The unofficial psychology blog from Paul Hutchings

The MOOC issue: People’s lives, not course provider’s statistics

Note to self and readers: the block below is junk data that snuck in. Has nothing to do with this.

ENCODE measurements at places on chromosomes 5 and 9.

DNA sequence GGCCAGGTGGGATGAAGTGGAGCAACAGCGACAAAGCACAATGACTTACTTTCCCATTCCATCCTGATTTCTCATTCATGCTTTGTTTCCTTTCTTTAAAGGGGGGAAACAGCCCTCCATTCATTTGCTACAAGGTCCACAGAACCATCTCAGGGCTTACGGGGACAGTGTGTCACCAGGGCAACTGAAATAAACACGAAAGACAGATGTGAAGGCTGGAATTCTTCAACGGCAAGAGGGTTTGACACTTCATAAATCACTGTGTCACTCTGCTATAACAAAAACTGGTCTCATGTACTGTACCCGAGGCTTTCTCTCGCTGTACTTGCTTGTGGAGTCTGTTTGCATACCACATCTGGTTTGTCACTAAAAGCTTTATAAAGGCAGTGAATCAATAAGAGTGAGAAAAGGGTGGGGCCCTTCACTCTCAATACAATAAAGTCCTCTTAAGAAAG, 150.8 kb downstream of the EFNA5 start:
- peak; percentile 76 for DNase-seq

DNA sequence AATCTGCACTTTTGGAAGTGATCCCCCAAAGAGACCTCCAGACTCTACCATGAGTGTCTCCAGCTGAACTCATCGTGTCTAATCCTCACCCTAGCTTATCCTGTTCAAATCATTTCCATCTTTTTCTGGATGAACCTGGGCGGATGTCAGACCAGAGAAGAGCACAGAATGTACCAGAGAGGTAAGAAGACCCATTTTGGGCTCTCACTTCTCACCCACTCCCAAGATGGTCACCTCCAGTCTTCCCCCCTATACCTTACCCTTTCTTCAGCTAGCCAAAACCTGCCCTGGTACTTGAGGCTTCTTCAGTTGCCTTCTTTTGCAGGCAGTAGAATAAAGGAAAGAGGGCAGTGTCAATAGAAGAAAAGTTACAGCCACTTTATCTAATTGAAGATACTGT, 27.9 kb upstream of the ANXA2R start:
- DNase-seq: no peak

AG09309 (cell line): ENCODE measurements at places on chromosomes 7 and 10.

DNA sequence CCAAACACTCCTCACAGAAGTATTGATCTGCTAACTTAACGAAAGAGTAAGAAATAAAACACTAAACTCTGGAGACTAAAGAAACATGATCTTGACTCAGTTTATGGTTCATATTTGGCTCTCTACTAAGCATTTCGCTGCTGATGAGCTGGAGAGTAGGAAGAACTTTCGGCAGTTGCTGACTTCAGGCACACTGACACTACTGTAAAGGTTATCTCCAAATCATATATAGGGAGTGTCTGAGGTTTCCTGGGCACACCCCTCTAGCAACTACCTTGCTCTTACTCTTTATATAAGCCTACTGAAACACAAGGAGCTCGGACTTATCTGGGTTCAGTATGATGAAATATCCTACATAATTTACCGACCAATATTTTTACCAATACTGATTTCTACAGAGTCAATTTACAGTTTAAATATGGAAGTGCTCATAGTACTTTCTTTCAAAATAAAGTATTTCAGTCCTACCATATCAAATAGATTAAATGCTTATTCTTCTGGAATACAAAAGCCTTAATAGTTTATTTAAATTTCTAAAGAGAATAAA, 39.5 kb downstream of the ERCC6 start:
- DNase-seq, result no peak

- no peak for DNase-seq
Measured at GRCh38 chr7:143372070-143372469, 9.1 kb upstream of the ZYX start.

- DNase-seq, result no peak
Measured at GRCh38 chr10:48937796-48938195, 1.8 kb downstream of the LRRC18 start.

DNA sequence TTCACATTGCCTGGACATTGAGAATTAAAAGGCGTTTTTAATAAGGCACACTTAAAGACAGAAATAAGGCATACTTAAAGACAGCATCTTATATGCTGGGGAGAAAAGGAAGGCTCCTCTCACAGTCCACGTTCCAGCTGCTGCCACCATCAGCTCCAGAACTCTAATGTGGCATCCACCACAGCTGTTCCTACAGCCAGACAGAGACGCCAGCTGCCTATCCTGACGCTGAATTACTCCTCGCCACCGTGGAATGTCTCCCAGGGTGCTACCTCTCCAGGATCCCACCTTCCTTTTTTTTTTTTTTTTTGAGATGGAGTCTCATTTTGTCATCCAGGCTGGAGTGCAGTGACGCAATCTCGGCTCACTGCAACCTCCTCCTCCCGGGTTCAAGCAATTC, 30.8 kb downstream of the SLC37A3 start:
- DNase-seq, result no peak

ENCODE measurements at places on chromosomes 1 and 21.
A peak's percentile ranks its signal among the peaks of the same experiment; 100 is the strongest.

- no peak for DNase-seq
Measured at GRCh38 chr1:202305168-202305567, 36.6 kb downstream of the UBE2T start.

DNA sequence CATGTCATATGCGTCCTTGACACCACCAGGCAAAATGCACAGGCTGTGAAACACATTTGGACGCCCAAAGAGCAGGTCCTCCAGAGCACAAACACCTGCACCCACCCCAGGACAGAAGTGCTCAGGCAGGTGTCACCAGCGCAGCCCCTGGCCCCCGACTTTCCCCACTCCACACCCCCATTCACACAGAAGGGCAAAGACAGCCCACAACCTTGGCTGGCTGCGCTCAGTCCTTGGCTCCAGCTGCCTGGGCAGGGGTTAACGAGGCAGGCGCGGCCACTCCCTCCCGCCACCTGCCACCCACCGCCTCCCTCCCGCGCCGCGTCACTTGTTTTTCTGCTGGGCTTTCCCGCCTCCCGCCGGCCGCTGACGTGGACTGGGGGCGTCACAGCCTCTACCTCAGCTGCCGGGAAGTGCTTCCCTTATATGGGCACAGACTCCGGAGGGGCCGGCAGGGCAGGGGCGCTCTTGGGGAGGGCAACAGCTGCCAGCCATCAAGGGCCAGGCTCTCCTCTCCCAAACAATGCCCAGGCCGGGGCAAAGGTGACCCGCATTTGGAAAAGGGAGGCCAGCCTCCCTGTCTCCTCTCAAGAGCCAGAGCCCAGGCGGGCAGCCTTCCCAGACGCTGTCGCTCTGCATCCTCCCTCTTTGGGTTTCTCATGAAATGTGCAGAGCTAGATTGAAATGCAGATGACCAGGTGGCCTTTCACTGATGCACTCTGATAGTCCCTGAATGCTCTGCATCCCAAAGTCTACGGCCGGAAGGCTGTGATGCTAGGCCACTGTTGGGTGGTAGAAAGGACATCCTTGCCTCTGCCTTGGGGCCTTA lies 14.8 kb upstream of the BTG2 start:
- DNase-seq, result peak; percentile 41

The demise of a traditional university learning environment has been predicted for many years, yet still they exist in their varying glories; from the traditional to the new, the small to the large, the grandiose to the ϋber-contemporary.  We have been told that the days of the physical university are over since the start of the Open University 42 years ago, and when the World Wide Web became such a profound source of information (still less than 20 years old as far as most users are concerned) that surely meant the death-knell for traditional learning – why crawl out of bed at a designated time and travel to a physical location when you could download the information at a time that suited you?  There are many arguments for why people still like physical learning, and that is not my discussion for this piece – I want to focus upon the latest chapter in the battle between the physical and virtual learning worlds; the Massive Open Online Course (that’s MOOC to me and you).